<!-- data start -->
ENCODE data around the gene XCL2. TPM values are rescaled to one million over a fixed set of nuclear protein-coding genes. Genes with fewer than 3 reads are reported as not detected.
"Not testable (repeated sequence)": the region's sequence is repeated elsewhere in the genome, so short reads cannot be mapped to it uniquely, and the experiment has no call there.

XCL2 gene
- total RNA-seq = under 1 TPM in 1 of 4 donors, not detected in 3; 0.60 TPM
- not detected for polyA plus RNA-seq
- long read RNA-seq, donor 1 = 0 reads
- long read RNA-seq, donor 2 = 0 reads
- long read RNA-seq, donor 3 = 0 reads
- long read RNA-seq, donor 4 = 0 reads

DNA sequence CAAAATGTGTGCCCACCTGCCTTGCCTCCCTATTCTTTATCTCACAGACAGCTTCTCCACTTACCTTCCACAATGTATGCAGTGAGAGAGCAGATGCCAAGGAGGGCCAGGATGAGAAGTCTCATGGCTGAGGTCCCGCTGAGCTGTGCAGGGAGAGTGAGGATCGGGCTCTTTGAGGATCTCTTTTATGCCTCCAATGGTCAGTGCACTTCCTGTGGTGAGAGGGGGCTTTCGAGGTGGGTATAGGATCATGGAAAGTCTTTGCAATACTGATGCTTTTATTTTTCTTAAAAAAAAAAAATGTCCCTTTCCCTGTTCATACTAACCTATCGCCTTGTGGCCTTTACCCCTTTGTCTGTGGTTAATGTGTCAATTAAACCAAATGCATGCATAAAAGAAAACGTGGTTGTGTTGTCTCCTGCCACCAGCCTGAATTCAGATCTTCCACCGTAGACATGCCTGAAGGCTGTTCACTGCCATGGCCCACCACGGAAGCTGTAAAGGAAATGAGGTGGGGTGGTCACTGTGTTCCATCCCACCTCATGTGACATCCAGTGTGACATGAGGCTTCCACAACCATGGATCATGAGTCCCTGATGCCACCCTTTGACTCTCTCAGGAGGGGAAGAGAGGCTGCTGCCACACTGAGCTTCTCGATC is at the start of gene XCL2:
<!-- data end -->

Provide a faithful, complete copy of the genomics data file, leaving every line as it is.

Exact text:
ENCODE data around the gene XCL2. TPM values are rescaled to one million over a fixed set of nuclear protein-coding genes. Genes with fewer than 3 reads are reported as not detected.
"Not testable (repeated sequence)": the region's sequence is repeated elsewhere in the genome, so short reads cannot be mapped to it uniquely, and the experiment has no call there.

XCL2 gene
- total RNA-seq = under 1 TPM in 1 of 4 donors, not detected in 3; 0.60 TPM
- not detected for polyA plus RNA-seq
- long read RNA-seq, donor 1 = 0 reads
- long read RNA-seq, donor 2 = 0 reads
- long read RNA-seq, donor 3 = 0 reads
- long read RNA-seq, donor 4 = 0 reads

DNA sequence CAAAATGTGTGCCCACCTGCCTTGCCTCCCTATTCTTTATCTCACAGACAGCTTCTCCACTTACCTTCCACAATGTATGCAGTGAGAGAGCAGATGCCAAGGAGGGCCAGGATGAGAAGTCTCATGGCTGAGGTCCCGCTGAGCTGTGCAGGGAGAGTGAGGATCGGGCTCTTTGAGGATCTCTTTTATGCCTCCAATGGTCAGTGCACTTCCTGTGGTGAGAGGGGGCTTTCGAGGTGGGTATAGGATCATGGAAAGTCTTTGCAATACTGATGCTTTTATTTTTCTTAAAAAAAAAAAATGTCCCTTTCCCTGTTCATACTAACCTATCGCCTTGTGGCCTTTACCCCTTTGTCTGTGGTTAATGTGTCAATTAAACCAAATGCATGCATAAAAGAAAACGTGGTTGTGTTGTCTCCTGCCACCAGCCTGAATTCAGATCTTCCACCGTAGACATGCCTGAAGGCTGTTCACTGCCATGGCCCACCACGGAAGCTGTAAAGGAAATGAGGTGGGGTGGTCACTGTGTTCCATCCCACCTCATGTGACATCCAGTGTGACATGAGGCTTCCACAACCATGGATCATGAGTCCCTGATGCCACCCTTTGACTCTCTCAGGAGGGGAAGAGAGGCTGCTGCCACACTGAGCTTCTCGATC is at the start of gene XCL2: